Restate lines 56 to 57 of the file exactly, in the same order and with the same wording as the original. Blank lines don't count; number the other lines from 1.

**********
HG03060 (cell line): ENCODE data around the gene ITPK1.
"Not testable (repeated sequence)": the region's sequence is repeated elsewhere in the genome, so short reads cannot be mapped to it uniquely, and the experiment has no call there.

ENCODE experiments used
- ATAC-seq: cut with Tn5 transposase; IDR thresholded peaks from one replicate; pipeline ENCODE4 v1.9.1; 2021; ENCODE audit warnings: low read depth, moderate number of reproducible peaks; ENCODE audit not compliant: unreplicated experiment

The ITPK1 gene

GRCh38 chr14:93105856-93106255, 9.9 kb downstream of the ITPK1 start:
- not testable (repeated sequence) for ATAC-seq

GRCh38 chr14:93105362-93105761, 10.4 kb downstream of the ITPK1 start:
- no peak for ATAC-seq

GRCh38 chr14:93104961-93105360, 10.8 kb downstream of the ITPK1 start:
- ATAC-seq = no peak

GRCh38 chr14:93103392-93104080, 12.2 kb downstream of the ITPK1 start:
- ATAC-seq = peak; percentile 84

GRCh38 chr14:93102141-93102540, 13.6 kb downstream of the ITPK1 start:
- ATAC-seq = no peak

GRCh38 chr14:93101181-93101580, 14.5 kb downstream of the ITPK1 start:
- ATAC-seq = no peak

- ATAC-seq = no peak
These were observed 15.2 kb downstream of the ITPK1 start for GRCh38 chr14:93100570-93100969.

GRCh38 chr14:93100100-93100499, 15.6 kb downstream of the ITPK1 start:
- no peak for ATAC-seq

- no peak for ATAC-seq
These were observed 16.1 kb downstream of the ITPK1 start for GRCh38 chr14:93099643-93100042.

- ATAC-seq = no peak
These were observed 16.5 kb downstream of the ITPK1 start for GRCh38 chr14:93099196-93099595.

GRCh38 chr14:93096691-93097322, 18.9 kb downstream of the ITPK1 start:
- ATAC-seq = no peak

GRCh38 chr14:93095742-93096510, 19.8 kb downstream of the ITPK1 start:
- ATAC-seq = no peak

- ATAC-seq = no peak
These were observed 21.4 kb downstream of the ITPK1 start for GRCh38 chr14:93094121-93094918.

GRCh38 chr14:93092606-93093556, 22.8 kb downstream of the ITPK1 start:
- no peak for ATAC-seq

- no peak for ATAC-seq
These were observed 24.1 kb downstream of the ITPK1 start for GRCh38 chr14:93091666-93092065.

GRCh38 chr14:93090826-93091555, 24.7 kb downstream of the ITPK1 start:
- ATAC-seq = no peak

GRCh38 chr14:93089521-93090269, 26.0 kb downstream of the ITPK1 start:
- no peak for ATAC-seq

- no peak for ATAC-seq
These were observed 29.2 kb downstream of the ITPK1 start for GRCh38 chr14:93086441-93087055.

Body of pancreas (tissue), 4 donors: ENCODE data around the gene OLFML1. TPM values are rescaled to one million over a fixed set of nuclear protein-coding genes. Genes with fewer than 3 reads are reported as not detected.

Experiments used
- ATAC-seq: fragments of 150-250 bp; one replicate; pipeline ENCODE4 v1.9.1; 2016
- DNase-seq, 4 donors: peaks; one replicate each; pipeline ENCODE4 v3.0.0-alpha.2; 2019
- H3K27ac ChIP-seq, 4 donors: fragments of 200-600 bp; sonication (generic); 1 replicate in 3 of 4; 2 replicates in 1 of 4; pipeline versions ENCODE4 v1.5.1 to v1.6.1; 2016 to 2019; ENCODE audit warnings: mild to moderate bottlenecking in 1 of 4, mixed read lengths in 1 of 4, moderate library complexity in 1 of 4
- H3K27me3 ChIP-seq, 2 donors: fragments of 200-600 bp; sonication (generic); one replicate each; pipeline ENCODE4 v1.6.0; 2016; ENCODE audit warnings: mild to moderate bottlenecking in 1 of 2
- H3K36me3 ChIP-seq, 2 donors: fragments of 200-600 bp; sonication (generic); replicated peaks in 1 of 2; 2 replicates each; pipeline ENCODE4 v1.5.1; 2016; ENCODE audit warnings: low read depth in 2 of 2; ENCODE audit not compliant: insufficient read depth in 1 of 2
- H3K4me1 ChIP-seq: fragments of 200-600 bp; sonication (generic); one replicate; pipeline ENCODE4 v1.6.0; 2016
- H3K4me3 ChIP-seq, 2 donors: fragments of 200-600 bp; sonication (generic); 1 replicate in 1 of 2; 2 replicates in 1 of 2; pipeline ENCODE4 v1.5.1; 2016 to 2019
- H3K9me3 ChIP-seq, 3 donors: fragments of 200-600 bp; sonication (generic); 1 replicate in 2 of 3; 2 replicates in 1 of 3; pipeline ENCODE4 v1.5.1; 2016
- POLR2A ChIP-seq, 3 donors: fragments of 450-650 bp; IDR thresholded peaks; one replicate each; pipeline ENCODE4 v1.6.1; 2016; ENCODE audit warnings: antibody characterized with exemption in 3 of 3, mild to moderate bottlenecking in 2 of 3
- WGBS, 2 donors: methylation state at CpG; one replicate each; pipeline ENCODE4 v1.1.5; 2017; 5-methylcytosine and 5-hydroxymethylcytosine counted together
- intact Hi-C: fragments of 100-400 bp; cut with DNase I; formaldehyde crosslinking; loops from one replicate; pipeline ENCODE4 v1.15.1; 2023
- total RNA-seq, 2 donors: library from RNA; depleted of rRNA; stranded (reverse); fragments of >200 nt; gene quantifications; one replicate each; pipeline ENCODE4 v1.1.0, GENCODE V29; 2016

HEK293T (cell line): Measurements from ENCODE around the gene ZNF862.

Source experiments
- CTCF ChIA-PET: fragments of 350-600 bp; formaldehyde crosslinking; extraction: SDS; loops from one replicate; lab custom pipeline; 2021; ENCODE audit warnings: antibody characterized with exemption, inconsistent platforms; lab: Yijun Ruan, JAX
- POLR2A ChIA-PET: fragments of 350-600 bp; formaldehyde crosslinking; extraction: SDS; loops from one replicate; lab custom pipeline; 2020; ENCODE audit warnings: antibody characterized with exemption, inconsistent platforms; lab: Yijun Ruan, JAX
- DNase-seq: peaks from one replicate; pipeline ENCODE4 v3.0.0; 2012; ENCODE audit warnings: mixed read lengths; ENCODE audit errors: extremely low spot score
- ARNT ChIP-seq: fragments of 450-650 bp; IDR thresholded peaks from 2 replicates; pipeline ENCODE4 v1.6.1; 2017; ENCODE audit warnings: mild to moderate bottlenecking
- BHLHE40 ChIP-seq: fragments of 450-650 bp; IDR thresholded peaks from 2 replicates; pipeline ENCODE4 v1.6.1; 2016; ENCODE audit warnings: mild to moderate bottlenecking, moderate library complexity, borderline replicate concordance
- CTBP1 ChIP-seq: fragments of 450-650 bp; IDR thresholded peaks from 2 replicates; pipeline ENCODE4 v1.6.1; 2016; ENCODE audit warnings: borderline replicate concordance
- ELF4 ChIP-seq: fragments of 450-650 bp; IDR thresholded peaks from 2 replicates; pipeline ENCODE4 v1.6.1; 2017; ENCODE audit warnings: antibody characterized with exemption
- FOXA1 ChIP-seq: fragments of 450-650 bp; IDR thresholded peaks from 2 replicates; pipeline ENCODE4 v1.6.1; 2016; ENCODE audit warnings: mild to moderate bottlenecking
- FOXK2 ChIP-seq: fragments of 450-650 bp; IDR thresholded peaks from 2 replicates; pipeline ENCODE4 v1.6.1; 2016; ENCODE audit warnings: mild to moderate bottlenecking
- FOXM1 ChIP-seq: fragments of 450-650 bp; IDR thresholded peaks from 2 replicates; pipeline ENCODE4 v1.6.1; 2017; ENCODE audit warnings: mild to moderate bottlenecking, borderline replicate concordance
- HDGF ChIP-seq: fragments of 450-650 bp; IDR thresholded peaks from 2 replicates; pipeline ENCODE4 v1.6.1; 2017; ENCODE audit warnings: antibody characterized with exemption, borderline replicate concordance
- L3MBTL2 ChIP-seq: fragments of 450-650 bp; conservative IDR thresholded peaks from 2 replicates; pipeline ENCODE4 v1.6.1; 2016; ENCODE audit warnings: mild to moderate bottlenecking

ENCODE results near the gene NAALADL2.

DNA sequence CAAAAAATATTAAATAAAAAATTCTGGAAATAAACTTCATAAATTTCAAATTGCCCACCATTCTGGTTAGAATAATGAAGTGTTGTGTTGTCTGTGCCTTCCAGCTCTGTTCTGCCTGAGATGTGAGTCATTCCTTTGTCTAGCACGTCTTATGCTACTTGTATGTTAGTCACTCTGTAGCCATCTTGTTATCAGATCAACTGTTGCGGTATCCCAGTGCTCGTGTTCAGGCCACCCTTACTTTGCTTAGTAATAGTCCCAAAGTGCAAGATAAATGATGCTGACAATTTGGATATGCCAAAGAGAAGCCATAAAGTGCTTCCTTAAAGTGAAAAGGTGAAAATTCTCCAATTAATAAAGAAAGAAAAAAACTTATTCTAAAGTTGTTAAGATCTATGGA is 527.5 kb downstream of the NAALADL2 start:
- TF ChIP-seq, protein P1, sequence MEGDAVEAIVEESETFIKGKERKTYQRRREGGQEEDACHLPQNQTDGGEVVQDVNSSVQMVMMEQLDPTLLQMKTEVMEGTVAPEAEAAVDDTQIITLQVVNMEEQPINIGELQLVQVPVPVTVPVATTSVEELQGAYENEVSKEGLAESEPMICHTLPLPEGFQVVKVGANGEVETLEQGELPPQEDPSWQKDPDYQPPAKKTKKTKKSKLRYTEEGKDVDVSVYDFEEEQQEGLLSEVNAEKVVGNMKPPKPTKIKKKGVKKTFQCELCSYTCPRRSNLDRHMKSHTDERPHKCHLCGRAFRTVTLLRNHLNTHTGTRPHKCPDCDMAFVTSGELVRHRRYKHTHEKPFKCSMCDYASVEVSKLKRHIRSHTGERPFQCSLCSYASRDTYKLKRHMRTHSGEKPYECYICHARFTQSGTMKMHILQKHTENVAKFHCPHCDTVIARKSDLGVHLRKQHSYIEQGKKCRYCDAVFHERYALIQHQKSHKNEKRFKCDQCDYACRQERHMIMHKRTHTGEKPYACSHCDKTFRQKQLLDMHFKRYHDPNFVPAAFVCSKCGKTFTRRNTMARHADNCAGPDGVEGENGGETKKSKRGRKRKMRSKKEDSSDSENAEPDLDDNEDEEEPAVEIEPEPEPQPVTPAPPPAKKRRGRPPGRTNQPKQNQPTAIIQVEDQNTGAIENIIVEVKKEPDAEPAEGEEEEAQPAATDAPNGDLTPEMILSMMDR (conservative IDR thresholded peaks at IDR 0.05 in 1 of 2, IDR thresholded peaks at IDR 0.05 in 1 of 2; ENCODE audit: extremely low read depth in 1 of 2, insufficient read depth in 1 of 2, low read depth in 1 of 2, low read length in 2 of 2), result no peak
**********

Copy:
HEK293T (cell line): Measurements from ENCODE around the gene ZNF862.

Source experiments